Sexy and Sustainable: The cruise industry looks ahead with optimism and responsibility

Seatrade Cruise Global, the major cruise tradeshow in the world, wrapped up its March 2023 edition on a decidedly up note. Bringing together more than 9,500 cruise industry attendees, eighty cruise lines, 1,800+ cruise line representatives, five hundred exhibitors, and representatives from over 121 countries/ destinations, the show was a success on every level and reflects the booming recovery underway in the cruise sector.

This year’s event, which moved from Miami to the Greater Fort-Lauderdale Broward Convention Center due to a scheduling conflict with Miami’s Formula One Grand Prix race, also debuted a new event that has interesting potential for some travel retail beverage brands, called F&B@Sea. The initial effort has been so well received that the show organizers have announced that it will hold an expanded food & beverage showcase next year.

CLIA President/CEO Kelly Craighead

Cruise tourism surging
Speaking before a full house on Tuesday morning at the industry keynote, Cruise Lines International Association Global Chairman Pierfrancesco Vago and President/CEO Kelly Craighead presented a very optimistic forecast for the future of cruising.

Here are some of the key takeaways from the opening session.

Cruise tourism is rebounding faster than international tourism, with the global passenger count forecast to reach 106% of 2019 levels in 2023, or 31.5 million, according to Cruise Lines International Association. CLIA estimates that cruise volumes could reach as high as 33 million passengers this year and an “incredible” 39 million by 2026, said Vago.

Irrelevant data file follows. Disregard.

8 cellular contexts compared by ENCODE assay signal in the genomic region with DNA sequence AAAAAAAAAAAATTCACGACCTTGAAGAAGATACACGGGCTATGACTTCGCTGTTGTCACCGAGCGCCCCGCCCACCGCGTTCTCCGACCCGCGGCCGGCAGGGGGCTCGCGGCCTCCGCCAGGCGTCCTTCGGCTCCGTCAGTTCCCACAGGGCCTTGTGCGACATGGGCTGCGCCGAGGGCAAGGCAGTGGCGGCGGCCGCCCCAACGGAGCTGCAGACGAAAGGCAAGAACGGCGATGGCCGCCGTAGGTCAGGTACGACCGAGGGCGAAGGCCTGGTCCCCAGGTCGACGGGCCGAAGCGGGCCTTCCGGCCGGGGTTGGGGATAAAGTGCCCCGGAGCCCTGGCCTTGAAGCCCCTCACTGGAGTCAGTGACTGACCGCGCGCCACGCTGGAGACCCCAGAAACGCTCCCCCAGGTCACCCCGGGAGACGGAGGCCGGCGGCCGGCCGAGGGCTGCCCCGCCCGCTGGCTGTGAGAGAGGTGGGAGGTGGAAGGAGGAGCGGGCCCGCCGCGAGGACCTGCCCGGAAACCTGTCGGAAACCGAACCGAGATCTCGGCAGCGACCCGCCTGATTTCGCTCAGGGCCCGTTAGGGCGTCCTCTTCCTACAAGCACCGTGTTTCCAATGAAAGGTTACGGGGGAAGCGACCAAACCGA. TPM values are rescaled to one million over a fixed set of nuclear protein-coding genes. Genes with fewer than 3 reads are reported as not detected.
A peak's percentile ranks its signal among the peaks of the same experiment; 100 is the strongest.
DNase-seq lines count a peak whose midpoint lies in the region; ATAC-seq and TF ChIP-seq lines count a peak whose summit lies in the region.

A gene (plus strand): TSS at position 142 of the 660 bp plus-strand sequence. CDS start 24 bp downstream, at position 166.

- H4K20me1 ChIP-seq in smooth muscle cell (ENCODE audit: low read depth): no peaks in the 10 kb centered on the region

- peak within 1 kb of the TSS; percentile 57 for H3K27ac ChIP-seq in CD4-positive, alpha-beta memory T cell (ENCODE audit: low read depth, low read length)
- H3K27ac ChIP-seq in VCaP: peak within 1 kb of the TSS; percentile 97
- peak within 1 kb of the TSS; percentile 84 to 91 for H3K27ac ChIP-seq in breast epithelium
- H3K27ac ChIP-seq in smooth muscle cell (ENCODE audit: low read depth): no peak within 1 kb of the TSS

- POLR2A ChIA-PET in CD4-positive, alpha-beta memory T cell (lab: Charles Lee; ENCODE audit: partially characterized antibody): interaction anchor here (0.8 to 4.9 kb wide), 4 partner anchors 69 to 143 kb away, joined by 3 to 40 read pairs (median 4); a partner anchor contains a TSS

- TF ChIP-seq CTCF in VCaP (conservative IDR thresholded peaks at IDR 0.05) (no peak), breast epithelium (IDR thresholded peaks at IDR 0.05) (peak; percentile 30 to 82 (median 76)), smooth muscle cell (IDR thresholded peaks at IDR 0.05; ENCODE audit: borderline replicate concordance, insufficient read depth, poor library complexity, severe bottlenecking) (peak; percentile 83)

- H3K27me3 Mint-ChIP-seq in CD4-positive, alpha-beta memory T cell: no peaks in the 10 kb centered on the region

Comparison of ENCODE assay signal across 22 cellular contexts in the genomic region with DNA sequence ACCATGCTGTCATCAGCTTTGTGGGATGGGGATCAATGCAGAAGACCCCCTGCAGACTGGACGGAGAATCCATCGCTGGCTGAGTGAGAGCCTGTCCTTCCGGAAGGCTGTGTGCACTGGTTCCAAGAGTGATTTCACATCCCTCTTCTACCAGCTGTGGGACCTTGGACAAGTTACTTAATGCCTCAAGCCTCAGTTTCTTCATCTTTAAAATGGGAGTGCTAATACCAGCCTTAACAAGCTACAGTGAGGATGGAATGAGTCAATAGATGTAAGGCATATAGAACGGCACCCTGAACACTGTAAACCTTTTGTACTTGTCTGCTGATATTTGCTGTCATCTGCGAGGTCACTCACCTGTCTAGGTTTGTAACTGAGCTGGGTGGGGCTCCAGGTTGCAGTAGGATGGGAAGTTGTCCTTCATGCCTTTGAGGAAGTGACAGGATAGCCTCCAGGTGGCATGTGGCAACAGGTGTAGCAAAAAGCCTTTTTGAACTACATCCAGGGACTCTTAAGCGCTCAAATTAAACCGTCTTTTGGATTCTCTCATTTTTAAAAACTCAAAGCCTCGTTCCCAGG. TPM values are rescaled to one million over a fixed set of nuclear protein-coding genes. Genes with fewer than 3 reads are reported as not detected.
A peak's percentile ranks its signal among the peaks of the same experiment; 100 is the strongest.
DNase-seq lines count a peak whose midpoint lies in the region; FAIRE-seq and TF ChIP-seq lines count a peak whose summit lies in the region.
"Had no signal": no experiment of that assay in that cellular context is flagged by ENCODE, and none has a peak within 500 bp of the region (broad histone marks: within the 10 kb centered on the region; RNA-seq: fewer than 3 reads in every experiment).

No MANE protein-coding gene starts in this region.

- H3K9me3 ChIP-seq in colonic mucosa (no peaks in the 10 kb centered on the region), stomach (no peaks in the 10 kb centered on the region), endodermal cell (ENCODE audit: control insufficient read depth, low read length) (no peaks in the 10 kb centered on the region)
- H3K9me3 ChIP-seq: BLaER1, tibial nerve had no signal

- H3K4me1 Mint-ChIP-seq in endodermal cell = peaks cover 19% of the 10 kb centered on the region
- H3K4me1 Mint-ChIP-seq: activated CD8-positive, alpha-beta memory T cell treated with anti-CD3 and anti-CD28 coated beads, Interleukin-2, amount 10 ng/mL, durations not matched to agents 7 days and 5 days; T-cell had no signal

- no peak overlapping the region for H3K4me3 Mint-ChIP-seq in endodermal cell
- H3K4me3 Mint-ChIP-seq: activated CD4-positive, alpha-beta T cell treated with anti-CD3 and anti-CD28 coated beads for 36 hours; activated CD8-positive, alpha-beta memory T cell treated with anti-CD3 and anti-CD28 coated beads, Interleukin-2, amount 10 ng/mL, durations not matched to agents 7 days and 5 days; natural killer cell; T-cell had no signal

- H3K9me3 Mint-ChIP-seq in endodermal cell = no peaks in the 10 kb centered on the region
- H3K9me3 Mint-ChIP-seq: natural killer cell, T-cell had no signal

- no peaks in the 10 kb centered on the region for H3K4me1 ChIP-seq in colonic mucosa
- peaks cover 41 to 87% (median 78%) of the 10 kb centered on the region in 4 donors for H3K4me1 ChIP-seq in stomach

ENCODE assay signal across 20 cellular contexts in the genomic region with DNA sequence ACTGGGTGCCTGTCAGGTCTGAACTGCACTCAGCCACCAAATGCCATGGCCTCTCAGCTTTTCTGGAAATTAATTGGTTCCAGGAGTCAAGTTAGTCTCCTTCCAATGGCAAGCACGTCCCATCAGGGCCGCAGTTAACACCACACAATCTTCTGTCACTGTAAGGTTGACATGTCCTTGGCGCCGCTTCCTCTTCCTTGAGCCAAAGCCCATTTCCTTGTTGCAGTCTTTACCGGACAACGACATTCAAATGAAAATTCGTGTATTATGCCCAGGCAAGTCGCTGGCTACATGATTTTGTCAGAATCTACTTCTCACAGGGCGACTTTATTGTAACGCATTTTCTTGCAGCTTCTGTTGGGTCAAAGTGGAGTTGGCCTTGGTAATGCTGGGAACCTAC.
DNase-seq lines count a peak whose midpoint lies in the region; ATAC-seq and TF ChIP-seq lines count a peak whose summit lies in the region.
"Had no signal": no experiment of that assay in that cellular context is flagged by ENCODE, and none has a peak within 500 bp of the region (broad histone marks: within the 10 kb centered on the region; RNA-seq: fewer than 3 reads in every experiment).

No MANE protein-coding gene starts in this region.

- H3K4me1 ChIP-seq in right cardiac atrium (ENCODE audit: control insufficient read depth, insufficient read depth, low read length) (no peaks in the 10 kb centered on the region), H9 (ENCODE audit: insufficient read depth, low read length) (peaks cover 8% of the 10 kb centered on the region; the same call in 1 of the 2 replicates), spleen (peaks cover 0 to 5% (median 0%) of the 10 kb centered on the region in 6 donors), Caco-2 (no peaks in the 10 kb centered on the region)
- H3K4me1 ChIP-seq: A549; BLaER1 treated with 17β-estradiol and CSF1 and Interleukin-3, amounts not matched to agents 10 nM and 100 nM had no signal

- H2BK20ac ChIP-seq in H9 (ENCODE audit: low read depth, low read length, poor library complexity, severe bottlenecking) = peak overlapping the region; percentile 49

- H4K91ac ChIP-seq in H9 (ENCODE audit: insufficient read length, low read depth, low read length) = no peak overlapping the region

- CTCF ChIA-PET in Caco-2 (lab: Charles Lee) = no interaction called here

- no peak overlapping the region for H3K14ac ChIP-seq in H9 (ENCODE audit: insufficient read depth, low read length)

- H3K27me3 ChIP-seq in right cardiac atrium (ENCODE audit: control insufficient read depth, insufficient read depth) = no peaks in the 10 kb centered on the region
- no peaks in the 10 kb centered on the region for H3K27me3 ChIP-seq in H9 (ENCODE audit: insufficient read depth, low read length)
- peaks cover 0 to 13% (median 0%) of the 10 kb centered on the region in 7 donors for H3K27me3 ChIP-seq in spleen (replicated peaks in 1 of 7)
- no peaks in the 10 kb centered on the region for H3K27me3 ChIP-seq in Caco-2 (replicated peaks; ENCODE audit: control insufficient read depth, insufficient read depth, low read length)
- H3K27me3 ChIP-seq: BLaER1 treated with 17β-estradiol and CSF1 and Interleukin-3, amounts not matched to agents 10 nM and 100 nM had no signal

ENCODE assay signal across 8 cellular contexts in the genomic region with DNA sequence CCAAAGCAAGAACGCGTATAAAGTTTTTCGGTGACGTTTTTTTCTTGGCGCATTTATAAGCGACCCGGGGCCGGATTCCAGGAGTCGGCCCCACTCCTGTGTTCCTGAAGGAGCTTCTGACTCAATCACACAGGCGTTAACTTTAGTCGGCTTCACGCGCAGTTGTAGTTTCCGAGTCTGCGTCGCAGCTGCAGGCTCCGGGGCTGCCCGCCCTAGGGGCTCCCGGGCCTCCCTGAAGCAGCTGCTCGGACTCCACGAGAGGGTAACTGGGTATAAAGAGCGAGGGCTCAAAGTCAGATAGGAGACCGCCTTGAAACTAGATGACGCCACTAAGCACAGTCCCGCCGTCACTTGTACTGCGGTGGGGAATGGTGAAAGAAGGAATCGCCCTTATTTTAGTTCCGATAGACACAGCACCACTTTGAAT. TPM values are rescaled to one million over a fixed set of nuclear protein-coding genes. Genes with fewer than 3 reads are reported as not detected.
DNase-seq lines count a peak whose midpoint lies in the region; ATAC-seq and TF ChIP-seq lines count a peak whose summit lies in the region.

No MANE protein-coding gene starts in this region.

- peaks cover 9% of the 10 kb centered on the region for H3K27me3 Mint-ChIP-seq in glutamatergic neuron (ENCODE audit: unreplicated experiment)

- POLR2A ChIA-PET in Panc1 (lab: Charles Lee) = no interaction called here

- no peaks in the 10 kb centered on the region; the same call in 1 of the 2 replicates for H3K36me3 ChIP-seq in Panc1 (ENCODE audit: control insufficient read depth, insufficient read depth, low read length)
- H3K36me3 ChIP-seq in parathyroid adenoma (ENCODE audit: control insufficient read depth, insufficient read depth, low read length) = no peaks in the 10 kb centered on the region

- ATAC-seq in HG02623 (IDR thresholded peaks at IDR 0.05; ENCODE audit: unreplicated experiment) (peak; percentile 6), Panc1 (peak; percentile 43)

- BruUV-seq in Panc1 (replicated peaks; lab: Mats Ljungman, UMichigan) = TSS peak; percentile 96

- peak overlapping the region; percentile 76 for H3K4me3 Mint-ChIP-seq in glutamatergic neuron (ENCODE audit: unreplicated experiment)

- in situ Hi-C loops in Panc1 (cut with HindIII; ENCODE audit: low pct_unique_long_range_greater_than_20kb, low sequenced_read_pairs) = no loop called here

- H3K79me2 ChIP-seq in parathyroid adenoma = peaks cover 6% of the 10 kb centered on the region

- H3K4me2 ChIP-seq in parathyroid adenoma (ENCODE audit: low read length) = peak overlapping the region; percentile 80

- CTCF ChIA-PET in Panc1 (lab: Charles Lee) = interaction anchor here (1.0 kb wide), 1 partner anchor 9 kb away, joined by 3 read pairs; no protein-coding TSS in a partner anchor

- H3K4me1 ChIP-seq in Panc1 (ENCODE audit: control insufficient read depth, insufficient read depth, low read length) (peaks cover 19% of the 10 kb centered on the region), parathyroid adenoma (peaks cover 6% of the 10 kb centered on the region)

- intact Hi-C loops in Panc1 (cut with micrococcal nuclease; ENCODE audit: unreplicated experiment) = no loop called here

In another positive development, there is more interest in cruising now than there was before the pandemic, he said, with as many as 85% of those who have cruised saying they plan to cruise again. This is up significantly from 80% in 2019.

CLIA Global Chairman Pierfrancesco Vago

ARC = a bright future
In her opening remarks, Kelly Craighead noted that the cruise industry has a great story to tell.
“We offer ‘A accessibility – catering to a range of prices and age groups. We offer ‘R’ responsible, managed tourism, taking care of the land, the sea and the water. And ‘E’, cruising is experiential. More than 60% of cruisers return to a destination for a longer visit,” she confirmed.

The cruise industry will see 14 new ships this year with 62 new ships by 2028, and even as the intention to cruise is growing, Craighead warned that the industry is facing some real environmental and regulatory challenges.

In an effort to demonstrate how beneficial cruising is to local tourism, CLIA has prepared an interactive tool kit now available in Europe, which shows the importance of cruising to local economies, and the industry’s respect for the environment.

“Cruise lines are proactively working with their partners to provide solutions,” she noted.

“Cruising is sexy and sustainable, and offers something for everyone,” she concluded.

Sustainability and the search for net-zero

Faced with growing environmental and climate issues, the cruise industry has set a goal of reaching net zero by 2050. To do so will require “3 Ps” said Vago, “Passion, Purpose and Perseverance.”

“These are the 3Ps that will give the cruise industry the opportunity to position ourselves as a leader in meeting the climate challenge, and achieving net zero,” he noted.

Vago spoke about shore side power –“ports are behind where they need to be” with only 2% currently offering the plug-in option – and that all new builds will use cleaner LNG fuel. But even as 60% of the cruise ships set to debut between 2023 and 2028 will use LNG as their primary fuel, this is not enough to achieve net zero, he warns. Industry innovations will be able to account for as much as 70% in reduced emissions, but that final 30% will come down to developing new cleaner fuels.

According to CLIA, 75% of its member lines’ ships are being designed to adapt to using sustainable fuel when it’s available.

“Cruising is leading every industry in responsible travel but we need to communicate this better,” he warns.

“And we must correct community misconceptions and correct old, outdated data. We must make governments understand the cruise industry.”

“We are emerging stronger that we were before the pandemic, but we must emerge united and face the future as a real industry.”